Home improvement scammers take money for no work

Adelicia Caree

Better Business Bureau serving Canton Region and Greater West Virginia offers tips and advice for consumers to avoid fraudulent practices. Use caution when hiring a home improvement contractor. Scams abound, especially following a major storm, flood, or other weather event when many homeowners are trying to repair their houses. But […]

Better Business Bureau serving Canton Region and Greater West Virginia offers tips and advice for consumers to avoid fraudulent practices.

Use caution when hiring a home improvement contractor. Scams abound, especially following a major storm, flood, or other weather event when many homeowners are trying to repair their houses. But contractor scams can happen any time, so be wary of high-pressure sales tactics, up front fees, and fly-by-night businesses. Con artists will take homeowners’ money and deliver slipshod work … or no work at all.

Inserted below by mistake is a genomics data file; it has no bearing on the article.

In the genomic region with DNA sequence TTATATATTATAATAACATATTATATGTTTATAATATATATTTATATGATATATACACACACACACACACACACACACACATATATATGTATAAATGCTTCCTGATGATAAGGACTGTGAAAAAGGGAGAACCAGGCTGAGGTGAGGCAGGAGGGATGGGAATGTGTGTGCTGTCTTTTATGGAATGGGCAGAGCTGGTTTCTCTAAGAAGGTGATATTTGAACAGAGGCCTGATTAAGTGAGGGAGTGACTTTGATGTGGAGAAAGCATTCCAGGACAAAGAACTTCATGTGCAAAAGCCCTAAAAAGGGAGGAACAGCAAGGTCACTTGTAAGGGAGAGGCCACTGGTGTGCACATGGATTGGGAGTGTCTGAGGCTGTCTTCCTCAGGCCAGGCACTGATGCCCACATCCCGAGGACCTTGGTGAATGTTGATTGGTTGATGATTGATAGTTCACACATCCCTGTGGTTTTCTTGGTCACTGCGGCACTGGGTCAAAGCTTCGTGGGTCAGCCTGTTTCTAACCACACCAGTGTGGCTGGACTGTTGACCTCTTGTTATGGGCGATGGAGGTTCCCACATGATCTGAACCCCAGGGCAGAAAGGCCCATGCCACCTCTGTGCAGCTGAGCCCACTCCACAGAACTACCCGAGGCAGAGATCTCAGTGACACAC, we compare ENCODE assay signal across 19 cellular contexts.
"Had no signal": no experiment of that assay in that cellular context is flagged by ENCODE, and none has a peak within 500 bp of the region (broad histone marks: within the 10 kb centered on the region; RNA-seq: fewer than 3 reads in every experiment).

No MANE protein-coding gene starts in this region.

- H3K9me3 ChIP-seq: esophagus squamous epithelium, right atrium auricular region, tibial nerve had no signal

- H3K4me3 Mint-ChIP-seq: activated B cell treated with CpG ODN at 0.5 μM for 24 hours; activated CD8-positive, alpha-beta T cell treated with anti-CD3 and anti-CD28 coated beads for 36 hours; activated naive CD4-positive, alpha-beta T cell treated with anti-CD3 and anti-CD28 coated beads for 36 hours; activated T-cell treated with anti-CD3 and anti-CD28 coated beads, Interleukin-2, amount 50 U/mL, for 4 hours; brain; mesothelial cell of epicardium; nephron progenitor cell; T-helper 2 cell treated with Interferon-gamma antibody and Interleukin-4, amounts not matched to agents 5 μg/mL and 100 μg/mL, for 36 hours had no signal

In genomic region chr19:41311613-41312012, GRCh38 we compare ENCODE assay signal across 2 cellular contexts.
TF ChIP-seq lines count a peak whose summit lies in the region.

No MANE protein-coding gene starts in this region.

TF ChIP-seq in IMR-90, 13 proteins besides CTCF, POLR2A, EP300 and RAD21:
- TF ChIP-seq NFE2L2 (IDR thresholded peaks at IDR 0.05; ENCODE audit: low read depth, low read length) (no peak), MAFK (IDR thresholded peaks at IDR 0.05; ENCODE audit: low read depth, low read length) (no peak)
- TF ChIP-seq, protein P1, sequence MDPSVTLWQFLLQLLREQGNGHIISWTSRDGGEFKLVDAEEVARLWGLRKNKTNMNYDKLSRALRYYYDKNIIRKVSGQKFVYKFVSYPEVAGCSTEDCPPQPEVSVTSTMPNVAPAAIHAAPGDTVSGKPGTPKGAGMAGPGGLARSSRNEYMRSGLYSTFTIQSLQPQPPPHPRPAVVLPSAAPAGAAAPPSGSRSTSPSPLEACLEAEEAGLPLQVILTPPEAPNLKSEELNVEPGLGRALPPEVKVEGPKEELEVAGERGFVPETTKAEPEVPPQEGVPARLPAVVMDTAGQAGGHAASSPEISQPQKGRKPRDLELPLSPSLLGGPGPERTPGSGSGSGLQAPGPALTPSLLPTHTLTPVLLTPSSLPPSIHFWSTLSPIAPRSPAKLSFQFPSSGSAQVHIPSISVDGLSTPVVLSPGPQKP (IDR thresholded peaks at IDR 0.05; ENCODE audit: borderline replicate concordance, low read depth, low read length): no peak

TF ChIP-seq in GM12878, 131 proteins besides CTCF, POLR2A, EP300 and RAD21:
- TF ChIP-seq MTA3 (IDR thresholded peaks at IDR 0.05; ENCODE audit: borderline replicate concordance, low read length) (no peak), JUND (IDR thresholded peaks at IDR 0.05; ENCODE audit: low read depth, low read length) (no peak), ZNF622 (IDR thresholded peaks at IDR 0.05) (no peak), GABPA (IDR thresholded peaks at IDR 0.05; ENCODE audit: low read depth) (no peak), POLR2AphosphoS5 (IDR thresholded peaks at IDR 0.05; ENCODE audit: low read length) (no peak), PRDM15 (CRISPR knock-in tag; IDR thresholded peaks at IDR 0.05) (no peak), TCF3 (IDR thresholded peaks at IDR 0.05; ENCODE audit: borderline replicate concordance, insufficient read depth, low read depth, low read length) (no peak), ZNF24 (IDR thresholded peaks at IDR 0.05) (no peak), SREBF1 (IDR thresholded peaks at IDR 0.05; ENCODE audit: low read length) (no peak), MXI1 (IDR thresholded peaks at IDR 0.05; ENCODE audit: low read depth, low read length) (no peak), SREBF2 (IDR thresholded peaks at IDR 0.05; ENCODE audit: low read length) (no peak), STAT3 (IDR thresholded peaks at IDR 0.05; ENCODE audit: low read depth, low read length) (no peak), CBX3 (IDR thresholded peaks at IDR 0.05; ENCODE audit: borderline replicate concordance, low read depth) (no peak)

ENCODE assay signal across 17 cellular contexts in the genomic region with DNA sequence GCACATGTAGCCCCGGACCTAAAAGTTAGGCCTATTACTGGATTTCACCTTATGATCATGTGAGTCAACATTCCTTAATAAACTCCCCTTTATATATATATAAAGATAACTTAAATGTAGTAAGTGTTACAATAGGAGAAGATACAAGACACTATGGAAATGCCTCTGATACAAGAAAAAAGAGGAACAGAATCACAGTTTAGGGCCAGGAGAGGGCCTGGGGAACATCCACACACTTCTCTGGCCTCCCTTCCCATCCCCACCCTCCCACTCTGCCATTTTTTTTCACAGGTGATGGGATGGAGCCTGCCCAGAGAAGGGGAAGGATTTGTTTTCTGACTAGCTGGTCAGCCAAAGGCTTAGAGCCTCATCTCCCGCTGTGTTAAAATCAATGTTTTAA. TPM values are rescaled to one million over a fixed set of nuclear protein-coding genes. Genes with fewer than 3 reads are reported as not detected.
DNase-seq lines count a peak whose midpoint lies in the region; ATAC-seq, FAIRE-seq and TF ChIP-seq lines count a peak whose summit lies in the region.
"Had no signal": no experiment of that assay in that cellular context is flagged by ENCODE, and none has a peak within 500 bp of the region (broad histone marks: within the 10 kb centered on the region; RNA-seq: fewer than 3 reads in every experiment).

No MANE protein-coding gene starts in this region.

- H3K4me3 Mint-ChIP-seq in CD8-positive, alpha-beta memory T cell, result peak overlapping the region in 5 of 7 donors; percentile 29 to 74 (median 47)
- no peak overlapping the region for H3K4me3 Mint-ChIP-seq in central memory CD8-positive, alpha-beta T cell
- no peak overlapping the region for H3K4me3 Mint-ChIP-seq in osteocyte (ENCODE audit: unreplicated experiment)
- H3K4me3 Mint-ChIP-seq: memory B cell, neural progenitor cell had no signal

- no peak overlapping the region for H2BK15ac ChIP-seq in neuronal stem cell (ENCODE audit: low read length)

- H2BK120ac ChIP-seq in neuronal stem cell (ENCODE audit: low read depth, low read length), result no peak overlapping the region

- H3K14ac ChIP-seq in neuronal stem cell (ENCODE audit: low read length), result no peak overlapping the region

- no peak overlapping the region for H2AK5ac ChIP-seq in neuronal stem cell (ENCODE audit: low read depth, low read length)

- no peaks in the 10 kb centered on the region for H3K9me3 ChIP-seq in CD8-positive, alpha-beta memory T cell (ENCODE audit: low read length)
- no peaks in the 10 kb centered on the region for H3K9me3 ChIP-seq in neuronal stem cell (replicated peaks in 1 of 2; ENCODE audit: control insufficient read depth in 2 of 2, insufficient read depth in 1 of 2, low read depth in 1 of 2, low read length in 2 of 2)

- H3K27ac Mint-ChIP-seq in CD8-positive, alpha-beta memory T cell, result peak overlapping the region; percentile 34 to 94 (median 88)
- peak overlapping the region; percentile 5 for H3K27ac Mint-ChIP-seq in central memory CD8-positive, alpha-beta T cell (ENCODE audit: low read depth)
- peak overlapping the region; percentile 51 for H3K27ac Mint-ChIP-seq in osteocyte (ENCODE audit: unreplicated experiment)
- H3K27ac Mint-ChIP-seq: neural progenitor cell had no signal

HOW THE SCAM WORKS

Home improvement scams can start with a knock on the door, a flyer, or an ad. The contractor may offer a low price or a short timeframe. One common hook is when the scammer claims to be working in your neighborhood on another project and has leftover supplies.

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